“This breach highlights the wealth of sensitive data that law firms can possess, and the magnitude of damage that may happen when third-party vendors, which in this case offer services to numerous Fortune 500 and Global 500 companies, gain entry to sensitive data. Hackers behind the attack are said to have accessed sensitive information such as names, dates of birth, driver's license numbers/state identification numbers, financial account information, Social Security numbers, passport numbers, payment card information, medical information, health insurance information, biometric data, and/or online account credentials.
"Law firms hold a great deal of responsibility to represent their clients and protect their information, and when a great amount of client data is infiltrated, firms and other third-party vendors should look to up-level their current cybersecurity measures with external security researchers via a bug bounty or vulnerability disclosure program (VDP) to help identify and disclose vulnerabilities before adversaries can exploit them. By doing so, they can get ahead of malicious actors and proactively address vulnerabilities before they become a devastating breach.”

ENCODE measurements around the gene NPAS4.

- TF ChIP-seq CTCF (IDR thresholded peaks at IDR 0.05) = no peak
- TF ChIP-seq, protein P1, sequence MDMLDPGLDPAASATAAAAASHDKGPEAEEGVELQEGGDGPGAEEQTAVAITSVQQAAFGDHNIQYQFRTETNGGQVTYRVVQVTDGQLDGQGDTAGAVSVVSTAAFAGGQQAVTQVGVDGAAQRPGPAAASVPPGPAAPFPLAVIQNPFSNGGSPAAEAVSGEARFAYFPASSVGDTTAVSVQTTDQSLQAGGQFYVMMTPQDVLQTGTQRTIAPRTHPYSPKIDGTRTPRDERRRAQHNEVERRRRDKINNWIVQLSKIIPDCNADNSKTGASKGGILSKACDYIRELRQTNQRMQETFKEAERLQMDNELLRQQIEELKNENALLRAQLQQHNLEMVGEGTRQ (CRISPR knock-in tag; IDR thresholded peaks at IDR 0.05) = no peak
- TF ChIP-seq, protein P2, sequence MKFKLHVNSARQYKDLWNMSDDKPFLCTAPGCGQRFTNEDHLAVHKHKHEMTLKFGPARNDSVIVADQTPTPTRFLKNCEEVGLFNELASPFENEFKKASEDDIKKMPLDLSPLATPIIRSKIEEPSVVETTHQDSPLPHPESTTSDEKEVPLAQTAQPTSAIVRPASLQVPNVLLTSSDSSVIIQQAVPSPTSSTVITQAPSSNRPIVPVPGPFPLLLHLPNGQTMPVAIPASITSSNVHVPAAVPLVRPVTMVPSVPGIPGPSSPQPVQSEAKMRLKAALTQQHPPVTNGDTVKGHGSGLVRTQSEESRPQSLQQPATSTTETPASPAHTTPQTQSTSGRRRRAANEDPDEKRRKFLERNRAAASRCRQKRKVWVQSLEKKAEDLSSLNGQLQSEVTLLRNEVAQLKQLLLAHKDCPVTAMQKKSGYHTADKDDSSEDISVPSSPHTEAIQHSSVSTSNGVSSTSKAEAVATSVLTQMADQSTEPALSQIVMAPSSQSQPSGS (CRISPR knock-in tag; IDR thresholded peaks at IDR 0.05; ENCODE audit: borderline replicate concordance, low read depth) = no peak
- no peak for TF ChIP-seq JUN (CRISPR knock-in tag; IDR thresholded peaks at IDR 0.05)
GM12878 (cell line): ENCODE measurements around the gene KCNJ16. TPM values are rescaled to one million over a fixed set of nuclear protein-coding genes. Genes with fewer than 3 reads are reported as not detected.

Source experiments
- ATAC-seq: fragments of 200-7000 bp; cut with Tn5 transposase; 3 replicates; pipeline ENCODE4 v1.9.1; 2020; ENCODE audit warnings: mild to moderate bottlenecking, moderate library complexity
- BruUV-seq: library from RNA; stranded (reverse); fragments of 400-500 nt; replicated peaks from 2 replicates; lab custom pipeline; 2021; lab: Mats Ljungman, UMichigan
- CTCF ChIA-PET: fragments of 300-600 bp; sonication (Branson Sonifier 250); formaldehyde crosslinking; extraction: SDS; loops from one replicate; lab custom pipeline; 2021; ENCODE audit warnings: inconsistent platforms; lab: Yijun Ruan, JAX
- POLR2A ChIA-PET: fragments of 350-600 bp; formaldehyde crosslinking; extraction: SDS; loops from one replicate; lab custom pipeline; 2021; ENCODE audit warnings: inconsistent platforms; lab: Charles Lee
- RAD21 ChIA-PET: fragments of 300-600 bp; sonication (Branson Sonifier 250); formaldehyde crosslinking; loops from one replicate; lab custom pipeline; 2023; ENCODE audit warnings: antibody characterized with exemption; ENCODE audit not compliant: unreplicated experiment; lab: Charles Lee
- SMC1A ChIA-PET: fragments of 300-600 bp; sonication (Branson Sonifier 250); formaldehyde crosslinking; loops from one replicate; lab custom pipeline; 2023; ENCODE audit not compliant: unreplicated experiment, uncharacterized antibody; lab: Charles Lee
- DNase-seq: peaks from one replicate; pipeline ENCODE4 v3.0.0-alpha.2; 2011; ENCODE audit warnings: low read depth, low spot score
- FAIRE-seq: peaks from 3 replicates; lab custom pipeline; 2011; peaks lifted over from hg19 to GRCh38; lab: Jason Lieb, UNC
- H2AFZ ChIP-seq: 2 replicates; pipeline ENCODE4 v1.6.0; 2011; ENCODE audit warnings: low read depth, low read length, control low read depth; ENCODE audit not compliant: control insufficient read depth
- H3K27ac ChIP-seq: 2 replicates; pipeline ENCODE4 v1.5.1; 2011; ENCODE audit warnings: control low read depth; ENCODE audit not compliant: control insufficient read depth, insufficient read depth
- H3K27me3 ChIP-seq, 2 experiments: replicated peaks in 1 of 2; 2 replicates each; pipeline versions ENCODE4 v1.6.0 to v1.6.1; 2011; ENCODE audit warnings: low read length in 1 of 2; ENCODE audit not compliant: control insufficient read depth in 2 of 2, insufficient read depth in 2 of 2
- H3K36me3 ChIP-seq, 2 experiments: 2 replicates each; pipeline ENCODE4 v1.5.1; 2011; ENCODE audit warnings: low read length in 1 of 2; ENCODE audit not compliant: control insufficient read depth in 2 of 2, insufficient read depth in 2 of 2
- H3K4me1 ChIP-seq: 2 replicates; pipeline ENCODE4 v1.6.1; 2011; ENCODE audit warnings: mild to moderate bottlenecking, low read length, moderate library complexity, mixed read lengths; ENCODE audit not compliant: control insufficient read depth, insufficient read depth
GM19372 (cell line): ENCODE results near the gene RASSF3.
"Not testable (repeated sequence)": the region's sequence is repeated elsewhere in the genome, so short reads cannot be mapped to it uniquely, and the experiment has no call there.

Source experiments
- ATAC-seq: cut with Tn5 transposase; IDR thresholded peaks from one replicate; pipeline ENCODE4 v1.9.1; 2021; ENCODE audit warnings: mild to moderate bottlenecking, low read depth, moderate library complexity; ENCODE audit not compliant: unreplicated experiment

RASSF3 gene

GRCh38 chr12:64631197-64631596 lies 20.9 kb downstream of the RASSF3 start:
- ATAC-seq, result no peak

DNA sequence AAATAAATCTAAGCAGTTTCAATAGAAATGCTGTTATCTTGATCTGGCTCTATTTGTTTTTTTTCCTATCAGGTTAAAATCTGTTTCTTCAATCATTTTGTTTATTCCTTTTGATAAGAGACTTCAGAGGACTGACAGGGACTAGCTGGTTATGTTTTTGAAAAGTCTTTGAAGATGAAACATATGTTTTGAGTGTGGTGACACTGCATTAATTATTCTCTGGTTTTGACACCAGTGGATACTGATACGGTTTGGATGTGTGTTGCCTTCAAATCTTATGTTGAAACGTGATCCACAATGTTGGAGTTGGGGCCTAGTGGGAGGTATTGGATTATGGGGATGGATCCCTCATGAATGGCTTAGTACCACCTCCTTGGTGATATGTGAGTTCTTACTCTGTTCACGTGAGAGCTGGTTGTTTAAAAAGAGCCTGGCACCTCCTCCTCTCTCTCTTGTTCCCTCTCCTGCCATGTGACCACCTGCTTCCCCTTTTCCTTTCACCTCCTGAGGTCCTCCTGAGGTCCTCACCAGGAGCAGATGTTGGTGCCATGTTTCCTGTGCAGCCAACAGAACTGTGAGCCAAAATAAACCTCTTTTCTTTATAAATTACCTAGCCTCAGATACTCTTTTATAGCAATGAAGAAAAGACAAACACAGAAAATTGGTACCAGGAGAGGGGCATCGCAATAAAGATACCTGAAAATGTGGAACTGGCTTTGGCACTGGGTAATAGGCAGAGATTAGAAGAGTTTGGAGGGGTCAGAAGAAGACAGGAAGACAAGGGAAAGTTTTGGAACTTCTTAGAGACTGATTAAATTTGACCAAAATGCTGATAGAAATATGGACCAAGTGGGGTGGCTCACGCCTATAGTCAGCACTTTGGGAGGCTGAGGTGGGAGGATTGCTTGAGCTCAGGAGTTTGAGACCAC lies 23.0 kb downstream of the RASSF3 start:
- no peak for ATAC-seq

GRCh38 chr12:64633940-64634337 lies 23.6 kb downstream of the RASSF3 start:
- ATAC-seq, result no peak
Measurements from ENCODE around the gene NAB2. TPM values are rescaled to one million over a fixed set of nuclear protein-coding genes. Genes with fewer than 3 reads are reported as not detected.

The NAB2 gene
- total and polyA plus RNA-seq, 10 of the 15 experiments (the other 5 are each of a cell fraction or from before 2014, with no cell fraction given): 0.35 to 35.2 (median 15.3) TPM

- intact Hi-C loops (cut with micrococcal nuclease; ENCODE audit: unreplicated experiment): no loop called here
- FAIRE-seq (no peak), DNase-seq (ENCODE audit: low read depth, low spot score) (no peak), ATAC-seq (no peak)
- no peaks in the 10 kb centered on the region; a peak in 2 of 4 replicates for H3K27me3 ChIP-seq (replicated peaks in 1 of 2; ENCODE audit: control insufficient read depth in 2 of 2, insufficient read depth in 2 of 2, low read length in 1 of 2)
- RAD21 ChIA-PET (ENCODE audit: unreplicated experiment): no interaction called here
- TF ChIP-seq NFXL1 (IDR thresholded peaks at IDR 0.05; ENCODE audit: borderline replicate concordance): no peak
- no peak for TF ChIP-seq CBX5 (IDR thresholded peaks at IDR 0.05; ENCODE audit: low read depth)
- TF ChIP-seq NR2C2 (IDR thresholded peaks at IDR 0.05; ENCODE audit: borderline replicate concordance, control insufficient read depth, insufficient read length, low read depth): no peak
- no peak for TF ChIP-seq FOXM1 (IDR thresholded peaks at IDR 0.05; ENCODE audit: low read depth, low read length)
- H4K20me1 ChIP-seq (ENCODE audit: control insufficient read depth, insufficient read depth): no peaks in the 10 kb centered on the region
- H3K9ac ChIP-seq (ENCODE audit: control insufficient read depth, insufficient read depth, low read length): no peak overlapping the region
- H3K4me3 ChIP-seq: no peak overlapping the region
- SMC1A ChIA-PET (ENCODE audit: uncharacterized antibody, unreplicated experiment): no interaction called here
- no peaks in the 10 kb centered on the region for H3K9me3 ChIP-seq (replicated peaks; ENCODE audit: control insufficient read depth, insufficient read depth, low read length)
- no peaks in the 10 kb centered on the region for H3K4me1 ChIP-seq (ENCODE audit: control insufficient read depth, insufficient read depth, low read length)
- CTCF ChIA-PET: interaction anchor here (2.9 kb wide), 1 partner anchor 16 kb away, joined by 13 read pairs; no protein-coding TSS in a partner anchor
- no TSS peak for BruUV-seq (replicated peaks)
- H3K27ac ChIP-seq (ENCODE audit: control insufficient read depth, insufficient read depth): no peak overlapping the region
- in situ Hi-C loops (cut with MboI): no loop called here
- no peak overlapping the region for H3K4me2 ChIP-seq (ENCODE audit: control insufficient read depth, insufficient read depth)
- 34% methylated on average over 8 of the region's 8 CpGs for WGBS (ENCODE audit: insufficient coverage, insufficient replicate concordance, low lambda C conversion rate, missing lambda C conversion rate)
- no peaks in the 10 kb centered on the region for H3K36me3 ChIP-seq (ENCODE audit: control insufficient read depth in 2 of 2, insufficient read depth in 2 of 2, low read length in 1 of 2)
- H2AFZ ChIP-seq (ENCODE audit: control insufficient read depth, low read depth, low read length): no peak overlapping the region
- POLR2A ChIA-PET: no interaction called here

It's not only law firms, but the third parties that serve them, who are attractive targets for data thieves. Uriel Maimon, senior director of emerging technologies at PerimeterX, wrote:
“Data breaches resulting from ransomware attacks are becoming all too common these days, just look at the Guess breach that made headlines only a week ago. Once personal information is stolen, there’s no “putting the genie back in the bottle.” And the damage incurred with stolen identities, whether through ransomware attacks or account takeovers, can last for years as the information can be repurposed multiple times to steal funds or create synthetic identities and apply for new accounts.
“This attack shows that while ordinary people may think they know who has access to their data, the modern digital economy has a sophisticated supply chain and multiple organizations can secure access to that data. They can be lawyers, accountants or consultants or the building blocks of modern web applications where the application itself relies on infrastructure from multiple companies such as cloud infrastructure providers, identity and access management solutions, third-party code libraries and many others. This underscores the need for constant vigilance and cross-silo solutions as the safety and integrity of data is only as strong as the weakest link. Knowing which links are even involved, is easier said than done."
And while there's a tendency to think of big consumer-facing sectors like retail, retail, healthcare, and financial services as the natural places to look for personal data theft, don't overlook the legal sector. Trevor Morgan, product manager with comforte AG, commented: